Traveling with Twain

In Search of America's Identity

“The shame is ours”: the unlikely history of diversity at Yale Law School

When Mark Twain visited Yale in 1885 to lecture, Warner T. McGuinn, one of the first African-American students at Yale Law School, served as his campus guide and introduced him at a public meeting. Impressed by McGuinn, Twain quietly arranged with Francis Wayland, the law school’s dean, to cover McGuinn’s expenses at Yale, permitting him to stop waiting tables, collecting students’ bills and hat checking.

Twain wrote to Dean Wayland: “I do not believe I would very cheerfully help a white student who would ask a benevolence of a stranger, but I do not feel so about the other color. We have ground the manhood out of them & the shame is ours, not theirs, & we should pay for it.”

McGuinn not only was elected president of the Law Club and won the law school’s oratory prize at the Yale commencement in 1887 but he also had a distinguished law career in Baltimore. He served two terms on the City Council, represented the Afro-American, supported women’s suffrage, argued cases against local segregation ordinances and mentored Thurgood Marshall, the first African-American justice of the U.S. Supreme Court.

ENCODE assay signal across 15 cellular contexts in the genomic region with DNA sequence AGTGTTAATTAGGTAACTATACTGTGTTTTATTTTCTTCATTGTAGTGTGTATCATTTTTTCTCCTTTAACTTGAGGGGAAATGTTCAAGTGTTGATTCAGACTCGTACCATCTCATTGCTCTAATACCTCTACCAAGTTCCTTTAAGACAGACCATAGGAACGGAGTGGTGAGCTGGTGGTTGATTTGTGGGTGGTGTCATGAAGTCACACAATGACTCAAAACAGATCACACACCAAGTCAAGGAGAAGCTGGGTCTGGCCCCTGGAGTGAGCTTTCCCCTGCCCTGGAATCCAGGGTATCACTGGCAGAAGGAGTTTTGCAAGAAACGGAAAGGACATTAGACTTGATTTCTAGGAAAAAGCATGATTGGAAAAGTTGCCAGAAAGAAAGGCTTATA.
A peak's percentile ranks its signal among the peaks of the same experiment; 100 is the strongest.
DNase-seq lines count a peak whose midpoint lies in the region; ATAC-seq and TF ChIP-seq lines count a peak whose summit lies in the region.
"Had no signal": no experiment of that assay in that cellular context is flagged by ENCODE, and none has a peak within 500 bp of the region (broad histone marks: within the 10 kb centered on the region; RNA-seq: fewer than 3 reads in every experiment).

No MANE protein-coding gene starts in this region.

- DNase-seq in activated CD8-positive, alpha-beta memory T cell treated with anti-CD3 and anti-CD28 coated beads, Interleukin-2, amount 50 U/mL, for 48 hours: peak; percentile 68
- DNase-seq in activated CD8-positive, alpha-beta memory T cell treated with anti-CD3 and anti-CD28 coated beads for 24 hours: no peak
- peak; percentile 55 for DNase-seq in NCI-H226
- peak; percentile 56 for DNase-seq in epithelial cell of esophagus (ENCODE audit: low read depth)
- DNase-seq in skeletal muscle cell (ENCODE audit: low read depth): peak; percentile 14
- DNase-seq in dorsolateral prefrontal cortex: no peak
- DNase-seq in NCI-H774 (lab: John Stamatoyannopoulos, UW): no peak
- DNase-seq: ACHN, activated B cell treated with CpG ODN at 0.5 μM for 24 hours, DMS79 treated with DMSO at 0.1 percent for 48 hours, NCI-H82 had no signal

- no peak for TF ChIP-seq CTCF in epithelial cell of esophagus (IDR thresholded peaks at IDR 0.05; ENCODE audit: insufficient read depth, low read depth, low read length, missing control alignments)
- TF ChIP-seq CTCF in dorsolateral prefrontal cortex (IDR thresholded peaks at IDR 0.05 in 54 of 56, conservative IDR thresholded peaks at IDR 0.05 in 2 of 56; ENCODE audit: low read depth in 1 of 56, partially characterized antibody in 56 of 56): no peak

Given the makeup of the current Supreme Court and the likelihood that it would declare a university’s race-based affirmative action unconstitutional Dan Tham video interviewed Robert C. Post, the current dean of Yale Law School and a constitutional law scholar, about the law school’s efforts to encourage a diverse student body.


Video by Dan

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